While in college, my musical preference was jazz. It was very popular, and although it was the music of the “decaying capitalism,” as the Communist propaganda tried to make us believe, it was tolerated. Not like the rock ’n’ roll and Elvis, which were banned for a while. Hungarian music stores did not sell records of Western musicians, but one could buy them on the black market for the weekly salary of an average worker. In the ’60s everyone was an average worker in Hungary; a doctor’s salary was the same as the gas station attendant’s salary. Their real income was quite different, but the corruption and black market activities in Communist countries belong to another story.

Fast forward to July 1980, when I defected to the United States. The first musical event I attended was an Ella Fitzgerald and Ray Charles double concert at Pier Six Pavilion in Baltimore. I thought I had died and gone to heaven, almost literally. While still in Hungary I knew about them. I had their records, but they were like demigods whom I never thought I would see personally. There they were alive and well. The experience was so overwhelming that all of my fear of my still uncertain future evaporated. I was in a new country. I hardly knew the language. I still did not have a job. But who cared when you could hear Ella and Ray live?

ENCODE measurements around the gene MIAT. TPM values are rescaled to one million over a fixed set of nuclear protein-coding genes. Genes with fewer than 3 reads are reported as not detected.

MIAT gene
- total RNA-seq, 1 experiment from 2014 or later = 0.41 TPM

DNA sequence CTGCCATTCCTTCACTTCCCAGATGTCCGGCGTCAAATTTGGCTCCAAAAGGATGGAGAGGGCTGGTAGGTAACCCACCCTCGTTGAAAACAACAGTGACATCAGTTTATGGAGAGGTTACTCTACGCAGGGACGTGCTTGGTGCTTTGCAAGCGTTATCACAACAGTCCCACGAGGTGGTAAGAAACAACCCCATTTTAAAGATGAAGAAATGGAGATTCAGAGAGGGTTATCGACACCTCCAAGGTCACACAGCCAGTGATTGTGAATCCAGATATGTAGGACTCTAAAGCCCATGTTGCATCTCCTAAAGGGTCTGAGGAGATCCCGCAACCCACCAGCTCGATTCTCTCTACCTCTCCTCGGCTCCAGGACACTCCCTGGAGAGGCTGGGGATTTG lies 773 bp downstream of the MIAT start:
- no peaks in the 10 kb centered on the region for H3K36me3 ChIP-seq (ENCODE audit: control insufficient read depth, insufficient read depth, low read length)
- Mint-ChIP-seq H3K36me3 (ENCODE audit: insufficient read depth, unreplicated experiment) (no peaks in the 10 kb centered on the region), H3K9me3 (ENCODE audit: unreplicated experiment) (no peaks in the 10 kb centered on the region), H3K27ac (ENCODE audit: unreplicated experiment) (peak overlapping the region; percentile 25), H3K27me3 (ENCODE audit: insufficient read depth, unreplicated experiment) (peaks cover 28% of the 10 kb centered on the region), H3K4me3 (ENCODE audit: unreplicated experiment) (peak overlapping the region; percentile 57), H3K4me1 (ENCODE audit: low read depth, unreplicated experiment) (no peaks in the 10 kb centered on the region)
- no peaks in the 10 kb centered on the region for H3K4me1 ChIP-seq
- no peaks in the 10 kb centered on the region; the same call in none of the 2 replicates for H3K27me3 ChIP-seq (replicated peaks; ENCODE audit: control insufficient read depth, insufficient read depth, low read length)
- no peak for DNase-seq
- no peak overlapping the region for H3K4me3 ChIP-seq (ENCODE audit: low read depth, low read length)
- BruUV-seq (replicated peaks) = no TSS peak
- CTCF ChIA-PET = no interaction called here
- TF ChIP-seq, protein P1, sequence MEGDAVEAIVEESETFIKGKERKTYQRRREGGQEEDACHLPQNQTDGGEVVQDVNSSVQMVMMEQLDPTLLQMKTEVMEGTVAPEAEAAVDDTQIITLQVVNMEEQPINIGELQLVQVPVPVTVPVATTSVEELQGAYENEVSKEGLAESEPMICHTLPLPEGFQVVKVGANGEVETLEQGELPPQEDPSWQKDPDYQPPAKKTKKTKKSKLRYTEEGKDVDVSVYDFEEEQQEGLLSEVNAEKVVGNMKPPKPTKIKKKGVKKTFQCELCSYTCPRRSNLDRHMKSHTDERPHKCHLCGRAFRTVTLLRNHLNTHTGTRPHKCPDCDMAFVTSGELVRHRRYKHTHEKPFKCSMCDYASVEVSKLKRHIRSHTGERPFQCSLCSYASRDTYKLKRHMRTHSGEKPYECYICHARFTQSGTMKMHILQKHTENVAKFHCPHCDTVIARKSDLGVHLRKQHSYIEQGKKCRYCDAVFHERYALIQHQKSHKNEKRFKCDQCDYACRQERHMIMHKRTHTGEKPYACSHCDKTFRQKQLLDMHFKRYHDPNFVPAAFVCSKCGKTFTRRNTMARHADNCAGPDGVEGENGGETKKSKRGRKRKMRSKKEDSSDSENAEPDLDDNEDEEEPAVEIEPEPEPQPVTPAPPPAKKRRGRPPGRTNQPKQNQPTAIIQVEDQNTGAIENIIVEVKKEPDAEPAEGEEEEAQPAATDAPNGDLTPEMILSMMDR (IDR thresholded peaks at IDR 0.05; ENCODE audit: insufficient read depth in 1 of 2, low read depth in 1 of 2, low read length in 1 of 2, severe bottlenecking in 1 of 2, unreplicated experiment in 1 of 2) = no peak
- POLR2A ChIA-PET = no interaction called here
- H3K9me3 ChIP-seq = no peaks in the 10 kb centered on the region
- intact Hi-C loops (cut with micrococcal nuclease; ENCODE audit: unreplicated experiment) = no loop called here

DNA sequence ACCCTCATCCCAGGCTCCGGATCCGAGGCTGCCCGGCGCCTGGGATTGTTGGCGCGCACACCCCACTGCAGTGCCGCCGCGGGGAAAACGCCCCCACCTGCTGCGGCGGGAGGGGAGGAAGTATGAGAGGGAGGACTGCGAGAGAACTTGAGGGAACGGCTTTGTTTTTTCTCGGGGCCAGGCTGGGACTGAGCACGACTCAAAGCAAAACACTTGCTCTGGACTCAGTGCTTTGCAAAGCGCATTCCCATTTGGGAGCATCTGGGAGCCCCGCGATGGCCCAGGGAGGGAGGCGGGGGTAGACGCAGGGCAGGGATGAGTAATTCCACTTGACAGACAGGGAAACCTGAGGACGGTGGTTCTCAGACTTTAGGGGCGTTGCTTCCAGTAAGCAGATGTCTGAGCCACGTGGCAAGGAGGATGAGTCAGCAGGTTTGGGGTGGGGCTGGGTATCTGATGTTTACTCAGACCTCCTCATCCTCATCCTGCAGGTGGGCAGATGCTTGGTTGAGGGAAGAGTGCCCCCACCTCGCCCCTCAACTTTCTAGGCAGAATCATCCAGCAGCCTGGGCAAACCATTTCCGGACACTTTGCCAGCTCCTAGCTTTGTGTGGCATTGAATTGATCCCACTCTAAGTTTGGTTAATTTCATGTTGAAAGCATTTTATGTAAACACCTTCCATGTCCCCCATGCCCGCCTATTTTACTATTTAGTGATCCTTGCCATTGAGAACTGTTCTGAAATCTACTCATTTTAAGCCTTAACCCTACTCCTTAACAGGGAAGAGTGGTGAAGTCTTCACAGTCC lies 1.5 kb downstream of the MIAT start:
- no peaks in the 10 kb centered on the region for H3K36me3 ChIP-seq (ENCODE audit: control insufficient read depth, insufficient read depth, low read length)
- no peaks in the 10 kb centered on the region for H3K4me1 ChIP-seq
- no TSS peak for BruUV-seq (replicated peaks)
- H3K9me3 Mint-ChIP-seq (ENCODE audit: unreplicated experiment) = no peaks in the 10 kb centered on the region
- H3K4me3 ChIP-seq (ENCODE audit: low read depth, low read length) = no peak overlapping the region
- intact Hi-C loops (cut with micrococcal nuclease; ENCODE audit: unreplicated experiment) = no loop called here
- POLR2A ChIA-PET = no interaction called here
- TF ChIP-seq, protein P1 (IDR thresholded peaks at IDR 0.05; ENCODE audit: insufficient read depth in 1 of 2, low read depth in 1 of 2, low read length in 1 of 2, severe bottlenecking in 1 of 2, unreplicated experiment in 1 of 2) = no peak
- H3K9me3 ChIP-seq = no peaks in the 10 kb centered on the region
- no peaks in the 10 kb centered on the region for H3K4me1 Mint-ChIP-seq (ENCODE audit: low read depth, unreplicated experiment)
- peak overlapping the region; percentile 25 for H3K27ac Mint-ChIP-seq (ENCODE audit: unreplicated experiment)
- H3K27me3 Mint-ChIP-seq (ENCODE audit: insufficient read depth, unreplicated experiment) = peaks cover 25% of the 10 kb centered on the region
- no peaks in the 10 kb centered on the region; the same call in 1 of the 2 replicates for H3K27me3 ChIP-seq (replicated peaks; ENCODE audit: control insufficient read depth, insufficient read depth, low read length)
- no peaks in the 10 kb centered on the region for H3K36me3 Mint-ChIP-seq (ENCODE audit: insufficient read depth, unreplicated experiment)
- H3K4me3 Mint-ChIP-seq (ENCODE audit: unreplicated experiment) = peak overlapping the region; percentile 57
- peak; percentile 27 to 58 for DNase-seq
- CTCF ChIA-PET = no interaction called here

My next musical epiphany came a few months later when I heard Mstislav Rostropovich at the Kennedy Center playing the Cello Concerto by Antonín Dvo řák. If the Baltimore concert was heaven, this was nirvana. By hearing the world’s best cello player ever, according to me, playing the best cello piece ever, again according to me, my defection was fully justified. It also helped that by that time I had a job. I had my first apartment and my first brand-new car that I had bought with a $10 down payment. That’s correct, TEN dollars as a down payment.

Classical music played a very significant role in finding my future wife. The year was 1984, yes the famous 1984, and I was at a summer retreat with my synagogue somewhere in Pennsylvania. One day between programs I was walking in the corridors of a building at the college campus where we stayed, and I heard someone playing Sergei Rachmaninoff ’s Second Piano Concerto. It was not perfect, as if someone was learning it. I entered the room and there she was, young, beautiful, and playing Rachmaninoff without sheet music. I was impressed. Precious little did I know about her, but she immediately jumped to the top of my list of potential wife candidates. The piano player, Jorgy Walker, and I got married on March 9, 1986.

©2018, Peter Gorog. The text, images, and audio and video clips on this website are available for limited non-commercial, educational, and personal use only, or for fair use as defined in the United States copyright laws.

Tags:   echoes of memory, volume 11peter gorog